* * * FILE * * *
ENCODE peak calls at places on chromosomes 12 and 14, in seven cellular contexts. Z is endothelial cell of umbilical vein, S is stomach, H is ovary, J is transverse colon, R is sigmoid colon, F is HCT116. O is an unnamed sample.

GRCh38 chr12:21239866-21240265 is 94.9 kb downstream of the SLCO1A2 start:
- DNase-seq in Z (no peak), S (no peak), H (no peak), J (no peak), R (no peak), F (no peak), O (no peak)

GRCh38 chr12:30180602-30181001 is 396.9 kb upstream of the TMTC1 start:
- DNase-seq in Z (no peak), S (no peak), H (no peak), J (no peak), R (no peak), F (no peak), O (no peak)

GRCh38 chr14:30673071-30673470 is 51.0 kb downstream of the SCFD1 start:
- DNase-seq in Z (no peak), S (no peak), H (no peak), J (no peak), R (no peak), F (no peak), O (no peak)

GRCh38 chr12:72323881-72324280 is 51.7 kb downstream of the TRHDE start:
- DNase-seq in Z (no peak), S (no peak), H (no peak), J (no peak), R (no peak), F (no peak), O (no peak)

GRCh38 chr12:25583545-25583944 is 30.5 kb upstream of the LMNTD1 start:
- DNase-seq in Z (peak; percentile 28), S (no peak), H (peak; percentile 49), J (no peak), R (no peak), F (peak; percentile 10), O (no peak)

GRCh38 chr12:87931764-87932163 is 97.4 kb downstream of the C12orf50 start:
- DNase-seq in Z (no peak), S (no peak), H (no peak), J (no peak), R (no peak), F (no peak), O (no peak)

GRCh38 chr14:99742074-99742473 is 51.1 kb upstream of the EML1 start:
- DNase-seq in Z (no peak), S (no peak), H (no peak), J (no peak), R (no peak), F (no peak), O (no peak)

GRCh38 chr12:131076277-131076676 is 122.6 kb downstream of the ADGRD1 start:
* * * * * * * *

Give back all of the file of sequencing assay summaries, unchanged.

ENCODE peak calls at places on chromosomes 12 and 14, in seven cellular contexts. Z is endothelial cell of umbilical vein, S is stomach, H is ovary, J is transverse colon, R is sigmoid colon, F is HCT116. O is an unnamed sample.

GRCh38 chr12:21239866-21240265 is 94.9 kb downstream of the SLCO1A2 start:
- DNase-seq in Z (no peak), S (no peak), H (no peak), J (no peak), R (no peak), F (no peak), O (no peak)

GRCh38 chr12:30180602-30181001 is 396.9 kb upstream of the TMTC1 start:
- DNase-seq in Z (no peak), S (no peak), H (no peak), J (no peak), R (no peak), F (no peak), O (no peak)

GRCh38 chr14:30673071-30673470 is 51.0 kb downstream of the SCFD1 start:
- DNase-seq in Z (no peak), S (no peak), H (no peak), J (no peak), R (no peak), F (no peak), O (no peak)

GRCh38 chr12:72323881-72324280 is 51.7 kb downstream of the TRHDE start:
- DNase-seq in Z (no peak), S (no peak), H (no peak), J (no peak), R (no peak), F (no peak), O (no peak)

GRCh38 chr12:25583545-25583944 is 30.5 kb upstream of the LMNTD1 start:
- DNase-seq in Z (peak; percentile 28), S (no peak), H (peak; percentile 49), J (no peak), R (no peak), F (peak; percentile 10), O (no peak)

GRCh38 chr12:87931764-87932163 is 97.4 kb downstream of the C12orf50 start:
- DNase-seq in Z (no peak), S (no peak), H (no peak), J (no peak), R (no peak), F (no peak), O (no peak)

GRCh38 chr14:99742074-99742473 is 51.1 kb upstream of the EML1 start:
- DNase-seq in Z (no peak), S (no peak), H (no peak), J (no peak), R (no peak), F (no peak), O (no peak)

GRCh38 chr12:131076277-131076676 is 122.6 kb downstream of the ADGRD1 start: